All Analytics Academy
The Internet of Things Joins the Enterprise

Jun 9 - Jun 23
Join 5 interactive classes & chat with peers
 
Bryan Beverly

A Skeptic's Guide to Analytic Results

NO RATINGS
View Comments: Newest First | Oldest First | Threaded View
Page 1 / 3   >   >>
Broadway
User Rank
Blogger
Re: Respectfully pushing back
Broadway   2/12/2014 8:07:24 PM
NO RATINGS
I would add a couple additional "leadership" animals --- the snake, the passive-aggressive types who will destroy you when you turn your back on them, and the vultures, who wait out all the foxes and lions and pick their carcasses after the fight. 

bkbeverly
User Rank
Data Doctor
Re: Respectfully pushing back
bkbeverly   2/12/2014 5:04:09 PM
NO RATINGS
@Broadway, I greatly admire your optimism; I used to think just like that when I younger. It's wonderful to be a middle-aged person, but the downside is that time has a way of making one a skeptic. I agree that over time, work places will be less combat-oriented. I think that the gradual increase in women in the white-collar labor force is slowly forcing work place culture to be less Spartan-like (or at least the lawyers are doing that). But your hopes for a better day remind me of Vilfredo Pareto's theory of the circulation of elites. He said that leadership styles cycle through periods of lions (traditional male brute force and intimidation) and foxes (people who can covertly manipulate, massage and convince people to do their bidding). I can see a day when cultures are kinder and gentler. But I would warn you that whether you work with lions or foxes, the outcome for the slow and weak will be the same. Foxes are just as predatory as lions, they just are kinder and gentler in their approach. But ultimately, the goal is to 'do you in'; a soft approach but just as deadly. So keep your whether combative or diplomatic, keep your skepticism radar up - trust but verify!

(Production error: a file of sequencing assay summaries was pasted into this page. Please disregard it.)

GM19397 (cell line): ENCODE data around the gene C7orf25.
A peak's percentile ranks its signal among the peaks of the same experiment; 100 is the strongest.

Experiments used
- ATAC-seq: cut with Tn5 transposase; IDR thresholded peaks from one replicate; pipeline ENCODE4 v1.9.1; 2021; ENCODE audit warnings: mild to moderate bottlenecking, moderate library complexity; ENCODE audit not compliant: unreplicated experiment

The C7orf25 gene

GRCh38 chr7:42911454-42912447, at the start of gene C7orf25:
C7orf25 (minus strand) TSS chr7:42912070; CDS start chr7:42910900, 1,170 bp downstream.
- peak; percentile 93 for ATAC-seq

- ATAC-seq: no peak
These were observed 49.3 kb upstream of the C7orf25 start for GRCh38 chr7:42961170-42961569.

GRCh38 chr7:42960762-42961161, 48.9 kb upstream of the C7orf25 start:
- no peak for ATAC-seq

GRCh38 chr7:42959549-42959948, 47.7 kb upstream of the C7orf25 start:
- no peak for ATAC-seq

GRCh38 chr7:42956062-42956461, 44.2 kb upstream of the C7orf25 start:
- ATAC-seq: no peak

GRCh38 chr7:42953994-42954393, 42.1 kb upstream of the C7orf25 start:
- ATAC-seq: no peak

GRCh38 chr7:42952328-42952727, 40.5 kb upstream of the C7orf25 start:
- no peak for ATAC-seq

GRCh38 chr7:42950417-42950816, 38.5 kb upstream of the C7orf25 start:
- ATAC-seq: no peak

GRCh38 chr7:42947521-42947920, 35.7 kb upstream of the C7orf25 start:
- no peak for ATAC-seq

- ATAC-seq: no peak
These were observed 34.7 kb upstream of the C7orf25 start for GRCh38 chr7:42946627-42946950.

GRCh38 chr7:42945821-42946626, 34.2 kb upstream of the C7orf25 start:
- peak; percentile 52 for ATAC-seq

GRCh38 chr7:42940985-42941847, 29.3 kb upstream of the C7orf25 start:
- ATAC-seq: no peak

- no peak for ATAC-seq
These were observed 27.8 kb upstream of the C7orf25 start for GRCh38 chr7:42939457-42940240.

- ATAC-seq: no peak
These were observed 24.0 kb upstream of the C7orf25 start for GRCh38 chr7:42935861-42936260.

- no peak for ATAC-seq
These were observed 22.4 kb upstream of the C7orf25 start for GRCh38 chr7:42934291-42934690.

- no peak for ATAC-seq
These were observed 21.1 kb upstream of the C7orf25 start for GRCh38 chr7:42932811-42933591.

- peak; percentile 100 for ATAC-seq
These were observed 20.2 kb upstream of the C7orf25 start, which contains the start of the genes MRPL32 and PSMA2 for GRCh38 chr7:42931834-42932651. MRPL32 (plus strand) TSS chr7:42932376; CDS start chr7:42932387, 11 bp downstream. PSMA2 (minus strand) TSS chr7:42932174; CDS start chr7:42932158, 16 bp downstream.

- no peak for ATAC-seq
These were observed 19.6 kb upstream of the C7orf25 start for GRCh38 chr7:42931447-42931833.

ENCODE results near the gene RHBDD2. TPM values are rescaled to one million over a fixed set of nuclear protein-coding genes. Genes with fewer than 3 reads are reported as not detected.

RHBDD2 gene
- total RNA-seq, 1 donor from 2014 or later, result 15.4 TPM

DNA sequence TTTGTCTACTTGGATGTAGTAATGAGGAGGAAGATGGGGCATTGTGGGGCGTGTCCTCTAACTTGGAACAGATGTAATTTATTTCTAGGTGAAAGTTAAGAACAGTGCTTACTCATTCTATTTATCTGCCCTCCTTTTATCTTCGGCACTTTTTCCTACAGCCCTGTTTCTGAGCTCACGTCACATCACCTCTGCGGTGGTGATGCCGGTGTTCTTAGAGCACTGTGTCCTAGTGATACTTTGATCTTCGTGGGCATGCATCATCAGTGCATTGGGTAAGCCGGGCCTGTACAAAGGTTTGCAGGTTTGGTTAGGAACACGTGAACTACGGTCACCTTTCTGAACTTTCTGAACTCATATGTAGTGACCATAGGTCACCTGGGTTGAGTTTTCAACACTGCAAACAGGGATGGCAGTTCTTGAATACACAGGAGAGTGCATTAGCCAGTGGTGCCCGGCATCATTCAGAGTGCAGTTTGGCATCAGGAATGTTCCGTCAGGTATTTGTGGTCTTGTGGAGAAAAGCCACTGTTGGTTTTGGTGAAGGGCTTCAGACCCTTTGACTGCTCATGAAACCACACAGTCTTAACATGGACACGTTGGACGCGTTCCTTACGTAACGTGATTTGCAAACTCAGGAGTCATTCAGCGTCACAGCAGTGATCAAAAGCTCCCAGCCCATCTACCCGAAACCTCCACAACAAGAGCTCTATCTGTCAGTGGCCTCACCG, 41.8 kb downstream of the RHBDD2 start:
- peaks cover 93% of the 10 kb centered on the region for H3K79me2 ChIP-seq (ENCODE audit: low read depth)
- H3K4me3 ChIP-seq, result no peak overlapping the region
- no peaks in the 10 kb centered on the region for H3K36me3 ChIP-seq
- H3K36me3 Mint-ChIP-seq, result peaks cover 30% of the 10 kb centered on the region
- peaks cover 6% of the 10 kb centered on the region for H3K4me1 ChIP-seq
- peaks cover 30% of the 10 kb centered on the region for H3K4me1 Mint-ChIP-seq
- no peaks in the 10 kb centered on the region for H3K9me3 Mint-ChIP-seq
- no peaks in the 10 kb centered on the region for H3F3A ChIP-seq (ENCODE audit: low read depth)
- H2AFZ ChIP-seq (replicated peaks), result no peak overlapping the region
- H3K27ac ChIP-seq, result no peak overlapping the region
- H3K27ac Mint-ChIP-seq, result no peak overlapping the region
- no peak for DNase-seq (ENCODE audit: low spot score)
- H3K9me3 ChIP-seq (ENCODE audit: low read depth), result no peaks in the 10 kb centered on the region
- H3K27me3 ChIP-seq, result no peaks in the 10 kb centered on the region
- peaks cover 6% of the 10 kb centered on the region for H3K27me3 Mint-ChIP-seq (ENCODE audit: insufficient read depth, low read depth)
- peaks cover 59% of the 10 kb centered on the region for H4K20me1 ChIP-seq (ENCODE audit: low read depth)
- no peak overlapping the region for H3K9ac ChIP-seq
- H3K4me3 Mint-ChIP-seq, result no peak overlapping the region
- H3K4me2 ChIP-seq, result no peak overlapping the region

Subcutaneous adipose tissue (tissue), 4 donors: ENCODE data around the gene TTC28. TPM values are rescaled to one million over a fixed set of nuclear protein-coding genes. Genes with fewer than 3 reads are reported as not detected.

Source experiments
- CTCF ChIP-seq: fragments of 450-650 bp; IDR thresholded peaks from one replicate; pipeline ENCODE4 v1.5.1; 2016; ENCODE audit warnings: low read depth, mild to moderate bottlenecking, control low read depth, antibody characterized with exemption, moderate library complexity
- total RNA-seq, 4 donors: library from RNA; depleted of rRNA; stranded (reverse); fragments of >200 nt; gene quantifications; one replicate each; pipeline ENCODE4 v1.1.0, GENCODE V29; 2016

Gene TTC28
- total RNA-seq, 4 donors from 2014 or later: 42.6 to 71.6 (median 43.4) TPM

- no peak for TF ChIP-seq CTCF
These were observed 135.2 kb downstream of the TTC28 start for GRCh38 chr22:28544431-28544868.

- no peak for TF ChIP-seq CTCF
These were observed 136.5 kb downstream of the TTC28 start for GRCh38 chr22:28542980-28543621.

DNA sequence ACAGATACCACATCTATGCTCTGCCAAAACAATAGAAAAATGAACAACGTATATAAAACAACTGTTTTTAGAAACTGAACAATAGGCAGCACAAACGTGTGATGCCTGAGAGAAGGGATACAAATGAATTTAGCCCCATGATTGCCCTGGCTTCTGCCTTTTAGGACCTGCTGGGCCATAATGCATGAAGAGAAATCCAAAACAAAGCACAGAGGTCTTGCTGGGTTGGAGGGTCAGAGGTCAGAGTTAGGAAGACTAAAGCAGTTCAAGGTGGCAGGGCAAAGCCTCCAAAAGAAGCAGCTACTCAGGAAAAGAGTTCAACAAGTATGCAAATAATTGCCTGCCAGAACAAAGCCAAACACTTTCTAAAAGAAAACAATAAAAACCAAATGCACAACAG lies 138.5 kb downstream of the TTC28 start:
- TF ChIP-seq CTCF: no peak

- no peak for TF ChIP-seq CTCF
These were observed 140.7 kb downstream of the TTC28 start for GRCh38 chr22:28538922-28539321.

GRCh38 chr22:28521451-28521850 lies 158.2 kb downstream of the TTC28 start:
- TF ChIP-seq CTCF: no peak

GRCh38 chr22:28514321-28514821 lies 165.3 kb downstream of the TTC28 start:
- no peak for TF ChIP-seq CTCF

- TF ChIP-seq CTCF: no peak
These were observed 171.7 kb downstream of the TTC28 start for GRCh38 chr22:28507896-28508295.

Broadway
User Rank
Blogger
Re: Respectfully pushing back
Broadway   2/11/2014 10:55:47 PM
NO RATINGS
@bkbeverly, you are right. Some "old dogs" still like to fight like young pups. And there are still plenty of dogs that will wait till your not looking and will nip at your heels. One day all company cultures will be kinder and gentler but until then ...

bkbeverly
User Rank
Data Doctor
Re: And then there is bias
bkbeverly   2/11/2014 10:14:15 AM
NO RATINGS
Meta, Could not agree with you more. Bias is a chronic problem in sampling. As in the case you mentioned, it was a random sample of people with at least a BA/BS degree. Bias is also a problem in survey design and reporting. People with advanced degrees tend to write to the level of their peers. Some of these survey results represent a 'privileged class' and not the thoughts of Joe or Jane Lunchbucket. Nothing wrong with that as long as you state that the external validity applies to white collar professionals. When your colleagues, neighbors and Facebook friends are in the same socioeconomic status groups, then one's perception of applicable analytical truths is skewed. Not intentional, not malicious, but innate and habitual. When the only people in your circle of associations are like you, then the assumptions or assertions you make should be 'viewed with a jaundiced eye'. Good observation (as always).